Often, people stamp me with that label. I can only agree. But it has been three years since I completed a Post Graduate Diploma through Scotland’s Centre of Mountain Studies, when I made a vow never to start another degree program. That doesn’t change the fact that I am a Perpetual Student. Learning never stops, whether through formal education or an afternoon walk in the woods where there is always something new to understand.
That is what I enjoy most about teaching. It keeps me learning, both from the class participants and from the ideas we share.
My academic background is interdisciplinary. This has allowed me to explore the natural world and the Nature:Culture relationship from a variety of perspectives. Below is the formal education I have waded through.
University of the Highlands and Islands, Centre for Mountain Studies
Perth, Scotland, 2012-2014
* Environmental and Social issues in Mountain Areas
* People and Nature
* Biodiversity Management
* Sustainable Development
* Policy Analysis
* Professional Development through Placement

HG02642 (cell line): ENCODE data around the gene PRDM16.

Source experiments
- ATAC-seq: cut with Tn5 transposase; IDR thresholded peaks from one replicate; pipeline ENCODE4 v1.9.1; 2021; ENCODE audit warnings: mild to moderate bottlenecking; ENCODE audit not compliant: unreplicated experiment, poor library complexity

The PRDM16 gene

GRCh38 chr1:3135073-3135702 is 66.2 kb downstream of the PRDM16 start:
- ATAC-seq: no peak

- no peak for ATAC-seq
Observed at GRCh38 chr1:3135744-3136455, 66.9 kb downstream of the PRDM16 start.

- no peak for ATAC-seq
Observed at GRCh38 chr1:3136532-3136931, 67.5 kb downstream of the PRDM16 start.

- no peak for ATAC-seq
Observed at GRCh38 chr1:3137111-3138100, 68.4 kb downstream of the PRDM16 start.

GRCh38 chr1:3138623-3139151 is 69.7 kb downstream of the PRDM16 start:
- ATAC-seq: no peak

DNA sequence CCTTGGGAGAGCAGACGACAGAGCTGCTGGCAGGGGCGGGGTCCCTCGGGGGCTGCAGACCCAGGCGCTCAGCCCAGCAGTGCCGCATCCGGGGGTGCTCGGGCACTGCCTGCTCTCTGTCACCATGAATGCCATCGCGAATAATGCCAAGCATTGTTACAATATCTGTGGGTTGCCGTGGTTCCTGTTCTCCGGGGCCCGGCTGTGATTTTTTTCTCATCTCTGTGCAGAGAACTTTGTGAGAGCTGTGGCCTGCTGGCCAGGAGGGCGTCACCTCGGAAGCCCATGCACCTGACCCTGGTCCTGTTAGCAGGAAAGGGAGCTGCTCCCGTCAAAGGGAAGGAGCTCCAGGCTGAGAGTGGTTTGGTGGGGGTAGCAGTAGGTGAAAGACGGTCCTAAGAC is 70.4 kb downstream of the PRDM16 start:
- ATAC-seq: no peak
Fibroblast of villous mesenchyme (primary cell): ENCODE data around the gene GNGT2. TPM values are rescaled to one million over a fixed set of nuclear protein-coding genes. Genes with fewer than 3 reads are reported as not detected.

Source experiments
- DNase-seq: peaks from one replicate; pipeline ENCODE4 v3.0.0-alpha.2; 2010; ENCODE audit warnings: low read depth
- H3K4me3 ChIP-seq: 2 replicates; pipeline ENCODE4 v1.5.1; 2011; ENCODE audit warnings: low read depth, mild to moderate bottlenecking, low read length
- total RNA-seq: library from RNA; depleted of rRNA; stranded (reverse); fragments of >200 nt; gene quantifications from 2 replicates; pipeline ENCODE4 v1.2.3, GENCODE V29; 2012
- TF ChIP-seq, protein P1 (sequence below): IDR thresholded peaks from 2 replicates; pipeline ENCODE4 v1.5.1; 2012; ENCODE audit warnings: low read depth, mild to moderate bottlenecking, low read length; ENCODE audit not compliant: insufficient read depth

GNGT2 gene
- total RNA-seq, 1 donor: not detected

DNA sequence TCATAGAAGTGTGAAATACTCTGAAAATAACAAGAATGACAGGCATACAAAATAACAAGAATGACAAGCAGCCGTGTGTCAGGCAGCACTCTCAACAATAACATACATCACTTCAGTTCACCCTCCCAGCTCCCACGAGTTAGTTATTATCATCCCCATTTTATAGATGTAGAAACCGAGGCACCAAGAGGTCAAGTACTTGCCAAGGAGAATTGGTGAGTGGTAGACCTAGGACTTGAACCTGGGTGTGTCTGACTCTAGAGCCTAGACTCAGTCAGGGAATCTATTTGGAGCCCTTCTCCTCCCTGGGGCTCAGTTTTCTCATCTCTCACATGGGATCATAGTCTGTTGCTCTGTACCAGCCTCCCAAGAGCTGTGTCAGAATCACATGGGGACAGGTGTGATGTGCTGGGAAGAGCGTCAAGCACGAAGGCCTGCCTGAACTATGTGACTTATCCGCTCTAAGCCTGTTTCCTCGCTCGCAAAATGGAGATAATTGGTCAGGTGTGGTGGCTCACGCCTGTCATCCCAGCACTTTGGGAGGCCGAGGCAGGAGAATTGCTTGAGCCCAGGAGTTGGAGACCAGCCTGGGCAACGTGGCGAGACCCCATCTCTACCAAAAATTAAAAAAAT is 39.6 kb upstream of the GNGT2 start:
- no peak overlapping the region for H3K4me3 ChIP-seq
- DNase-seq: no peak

History Department, Montana State University, Bozeman, MT
Ph.D. Candidate (ABD) Environmental History 2006 –2009
Major Field: Environmental History
Minor Fields: Cultural Geography, History of the American West
Studies included research on the history and development of collaborative resource management in the American West and rural community development in the Highlands of Scotland.
Environmental Studies Department, University of Montana, Missoula, MT
M.S. Environmental Writing 2005 – 2006
Thesis: “In the Light Beyond Dreaming: Crossing Boundaries in Yellowstone’s Borderlands”
Courses completed in environmental literature, environmental writing, journalism, and environmental justice, with independent studies in environmental history. The thesis synthesized the environmental history, ecology, and geology of the Gallatin Canyon, Montana, USA, incorporating memoir and personal experience.
Range Science Dept. Colorado State Univ., Fort Collins, CO
Ph.D. Landscape Ecology 1987 – 1992
Dissertation: “Landscape Analysis of South Turkana, Kenya.”
Courses completed in ecology, geology, statistics. Field studies took place in Kenya, as part of an interdisciplinary team of researchers, including anthropologists, cultural researchers, and range scientists. Results demonstrated the significance of desert mountains in the resilience and sustainability of the nomadic tribe. Published in a peer reviewed journal.
Botany Department, University of Wyoming, Laramie, WY
M.S. Plant Ecology 1984 – 1987
Thesis: “Snow Avalanches and Vegetation Patterns in Cascade Canyon, Grand Teton National Park.” Courses taken in ecology, geology, and statistics. Research conducted in Grand Teton National Park. Results published in a peer reviewed journal.
Whitman College, Walla Walla, WA
B.A. Biology with Honors, Minor in Geology 1980 – 1984
Summa Cum Laude